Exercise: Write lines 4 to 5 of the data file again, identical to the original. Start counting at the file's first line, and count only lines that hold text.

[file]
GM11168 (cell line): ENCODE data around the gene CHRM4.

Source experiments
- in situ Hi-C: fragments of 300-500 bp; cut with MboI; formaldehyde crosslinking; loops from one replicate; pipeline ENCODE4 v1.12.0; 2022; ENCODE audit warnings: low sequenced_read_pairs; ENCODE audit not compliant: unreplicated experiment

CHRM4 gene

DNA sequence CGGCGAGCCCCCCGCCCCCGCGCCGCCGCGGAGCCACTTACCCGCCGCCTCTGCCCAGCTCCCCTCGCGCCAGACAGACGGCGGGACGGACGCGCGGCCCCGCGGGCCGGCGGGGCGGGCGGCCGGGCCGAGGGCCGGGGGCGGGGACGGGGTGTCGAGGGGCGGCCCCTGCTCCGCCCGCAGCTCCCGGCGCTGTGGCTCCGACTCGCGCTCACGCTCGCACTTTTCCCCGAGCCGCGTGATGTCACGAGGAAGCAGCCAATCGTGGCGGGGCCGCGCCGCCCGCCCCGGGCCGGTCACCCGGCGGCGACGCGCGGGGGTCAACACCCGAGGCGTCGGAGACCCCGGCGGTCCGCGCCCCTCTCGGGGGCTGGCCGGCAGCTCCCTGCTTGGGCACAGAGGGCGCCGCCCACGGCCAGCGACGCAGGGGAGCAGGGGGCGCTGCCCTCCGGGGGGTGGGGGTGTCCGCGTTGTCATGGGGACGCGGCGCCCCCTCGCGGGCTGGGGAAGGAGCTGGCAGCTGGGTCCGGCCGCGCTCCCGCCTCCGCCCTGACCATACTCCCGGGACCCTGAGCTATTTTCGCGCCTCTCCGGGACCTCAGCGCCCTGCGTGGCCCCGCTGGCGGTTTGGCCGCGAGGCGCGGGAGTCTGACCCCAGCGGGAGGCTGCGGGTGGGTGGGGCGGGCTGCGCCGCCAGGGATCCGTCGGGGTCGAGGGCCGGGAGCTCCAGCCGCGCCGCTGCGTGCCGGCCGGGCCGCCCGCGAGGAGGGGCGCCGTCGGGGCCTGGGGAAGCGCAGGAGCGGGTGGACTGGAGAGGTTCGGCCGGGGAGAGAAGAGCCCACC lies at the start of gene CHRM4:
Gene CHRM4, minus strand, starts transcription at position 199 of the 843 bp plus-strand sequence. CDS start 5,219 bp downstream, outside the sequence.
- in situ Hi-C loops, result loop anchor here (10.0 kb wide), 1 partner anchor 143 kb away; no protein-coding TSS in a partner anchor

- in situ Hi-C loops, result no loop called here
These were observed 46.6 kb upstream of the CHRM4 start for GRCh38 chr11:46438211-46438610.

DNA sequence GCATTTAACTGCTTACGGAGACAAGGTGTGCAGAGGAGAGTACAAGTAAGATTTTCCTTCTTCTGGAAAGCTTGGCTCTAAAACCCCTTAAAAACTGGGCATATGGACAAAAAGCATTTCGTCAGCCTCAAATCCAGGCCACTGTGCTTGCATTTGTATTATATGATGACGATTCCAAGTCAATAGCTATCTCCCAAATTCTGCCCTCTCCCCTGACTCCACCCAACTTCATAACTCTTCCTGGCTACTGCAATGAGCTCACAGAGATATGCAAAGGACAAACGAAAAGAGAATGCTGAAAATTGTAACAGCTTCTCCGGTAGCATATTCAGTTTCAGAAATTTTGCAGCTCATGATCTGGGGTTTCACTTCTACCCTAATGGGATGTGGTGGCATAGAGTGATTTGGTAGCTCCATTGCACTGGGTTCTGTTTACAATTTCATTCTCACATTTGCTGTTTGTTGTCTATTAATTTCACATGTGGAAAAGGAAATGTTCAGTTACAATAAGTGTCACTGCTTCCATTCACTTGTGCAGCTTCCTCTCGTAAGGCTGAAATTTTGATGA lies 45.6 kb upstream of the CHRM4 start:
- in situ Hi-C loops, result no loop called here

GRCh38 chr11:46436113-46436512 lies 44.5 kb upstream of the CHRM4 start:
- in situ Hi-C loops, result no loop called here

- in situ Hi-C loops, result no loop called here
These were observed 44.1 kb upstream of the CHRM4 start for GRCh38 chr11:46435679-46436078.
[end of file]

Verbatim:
CHRM4 gene

DNA sequence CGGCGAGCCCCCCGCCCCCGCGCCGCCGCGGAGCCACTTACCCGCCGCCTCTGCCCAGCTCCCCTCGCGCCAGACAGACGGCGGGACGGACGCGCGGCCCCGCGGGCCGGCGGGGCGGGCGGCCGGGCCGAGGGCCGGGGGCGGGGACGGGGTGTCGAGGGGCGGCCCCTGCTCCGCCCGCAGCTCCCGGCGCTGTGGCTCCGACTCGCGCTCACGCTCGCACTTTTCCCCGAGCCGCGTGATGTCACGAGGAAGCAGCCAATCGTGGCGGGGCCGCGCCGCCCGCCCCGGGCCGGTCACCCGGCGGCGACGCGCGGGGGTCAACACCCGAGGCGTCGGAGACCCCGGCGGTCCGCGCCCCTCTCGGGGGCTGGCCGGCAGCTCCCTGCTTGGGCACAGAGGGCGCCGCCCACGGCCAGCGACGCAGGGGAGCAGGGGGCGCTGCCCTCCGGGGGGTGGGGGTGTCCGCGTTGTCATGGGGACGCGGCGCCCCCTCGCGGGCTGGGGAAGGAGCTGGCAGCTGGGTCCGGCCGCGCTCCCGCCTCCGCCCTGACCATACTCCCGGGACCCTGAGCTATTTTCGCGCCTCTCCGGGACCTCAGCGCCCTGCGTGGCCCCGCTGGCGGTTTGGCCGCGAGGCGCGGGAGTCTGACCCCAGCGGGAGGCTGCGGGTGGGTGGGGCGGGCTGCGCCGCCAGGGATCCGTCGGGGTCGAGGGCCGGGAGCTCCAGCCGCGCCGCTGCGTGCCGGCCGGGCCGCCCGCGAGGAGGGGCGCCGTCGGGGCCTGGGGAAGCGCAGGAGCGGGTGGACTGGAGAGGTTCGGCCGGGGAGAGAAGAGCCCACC lies at the start of gene CHRM4: